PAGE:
Associated British Foods (ABF) is to take a hit to its full-year profits by cutting margins at its star-performing discount fashion chain Primark to absorb spiralling costs and defend its market position.

The strategic move overshadowed better than expected half-year results from the group. Adjusted pre-tax profit for the six months to March 5 was up 7% to £353m, as revenue rose 9% to £5.2 billion.

Chief executive George Weston said Primark, which trades as Penneys in Ireland, would not surrender its price leadership in clothing.

Weston, whose family holding of 55% in AB Foods makes him one of Britain's richest CEOs, said the group would take a hit to its profit margins to soften the blow for customers from the recent sharp rise in cotton and other input costs.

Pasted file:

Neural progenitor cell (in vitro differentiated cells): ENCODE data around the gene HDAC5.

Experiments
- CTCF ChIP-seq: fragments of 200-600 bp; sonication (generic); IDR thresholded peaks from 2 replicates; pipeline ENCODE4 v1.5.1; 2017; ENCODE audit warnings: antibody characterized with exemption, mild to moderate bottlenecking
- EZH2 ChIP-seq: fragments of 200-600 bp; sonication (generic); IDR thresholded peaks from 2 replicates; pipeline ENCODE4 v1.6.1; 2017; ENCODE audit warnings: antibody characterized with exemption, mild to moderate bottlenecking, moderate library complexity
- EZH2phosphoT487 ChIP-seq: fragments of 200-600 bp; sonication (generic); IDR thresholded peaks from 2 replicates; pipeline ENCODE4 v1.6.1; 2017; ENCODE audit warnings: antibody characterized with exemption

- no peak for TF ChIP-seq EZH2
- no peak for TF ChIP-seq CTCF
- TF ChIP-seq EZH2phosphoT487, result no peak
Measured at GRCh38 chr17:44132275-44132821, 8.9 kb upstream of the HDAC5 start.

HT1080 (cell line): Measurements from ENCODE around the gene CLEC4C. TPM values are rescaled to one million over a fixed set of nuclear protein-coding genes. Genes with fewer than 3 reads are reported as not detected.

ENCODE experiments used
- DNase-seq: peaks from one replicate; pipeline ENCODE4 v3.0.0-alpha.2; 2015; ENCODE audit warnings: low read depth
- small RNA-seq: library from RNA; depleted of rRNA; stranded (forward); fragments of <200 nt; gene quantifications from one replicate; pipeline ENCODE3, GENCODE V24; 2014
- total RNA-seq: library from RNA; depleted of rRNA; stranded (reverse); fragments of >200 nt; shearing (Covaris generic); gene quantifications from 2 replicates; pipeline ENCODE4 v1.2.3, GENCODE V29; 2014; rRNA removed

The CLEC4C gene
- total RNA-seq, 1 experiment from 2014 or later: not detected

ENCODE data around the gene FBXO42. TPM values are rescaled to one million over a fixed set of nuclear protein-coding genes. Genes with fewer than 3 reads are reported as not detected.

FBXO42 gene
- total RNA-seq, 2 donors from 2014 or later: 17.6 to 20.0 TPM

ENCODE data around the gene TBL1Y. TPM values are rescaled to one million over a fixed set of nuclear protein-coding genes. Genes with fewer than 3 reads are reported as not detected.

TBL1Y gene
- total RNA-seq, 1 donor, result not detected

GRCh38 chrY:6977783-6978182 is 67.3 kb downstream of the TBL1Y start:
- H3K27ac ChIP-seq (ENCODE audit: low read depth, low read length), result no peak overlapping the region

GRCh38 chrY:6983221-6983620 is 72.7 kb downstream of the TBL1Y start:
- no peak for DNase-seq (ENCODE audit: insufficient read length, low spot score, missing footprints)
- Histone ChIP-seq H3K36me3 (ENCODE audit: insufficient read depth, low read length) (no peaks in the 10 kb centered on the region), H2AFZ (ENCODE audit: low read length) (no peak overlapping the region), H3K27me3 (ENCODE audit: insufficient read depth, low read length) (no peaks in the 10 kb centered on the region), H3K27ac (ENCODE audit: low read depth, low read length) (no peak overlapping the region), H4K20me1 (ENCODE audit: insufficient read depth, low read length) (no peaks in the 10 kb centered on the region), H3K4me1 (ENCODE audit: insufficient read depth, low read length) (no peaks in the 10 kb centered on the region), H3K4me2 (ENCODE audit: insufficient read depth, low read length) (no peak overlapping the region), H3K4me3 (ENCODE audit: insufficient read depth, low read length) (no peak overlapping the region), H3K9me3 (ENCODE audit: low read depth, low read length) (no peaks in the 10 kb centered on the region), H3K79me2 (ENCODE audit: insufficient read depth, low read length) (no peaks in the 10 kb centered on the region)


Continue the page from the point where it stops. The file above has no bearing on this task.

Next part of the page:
And he said the decision to absorb more of the input cost rises at Primark and the higher costs of processing sugar beet in Britain had led the group to cut its full-year forecast to flat profits, from a previously expected rise.

Cotton prices are still high but off record highs seen in March, while Weston said freight and labour costs had risen.

Late last month, Primark rival Hennes & Mauritz AB also decided not to pass on surging cotton costs to its customers and saw a 30% fall in quarterly pre-tax profit.

ABF's sugar business has gained from world sugar prices which, although down from February's record highs, are still at a high levels.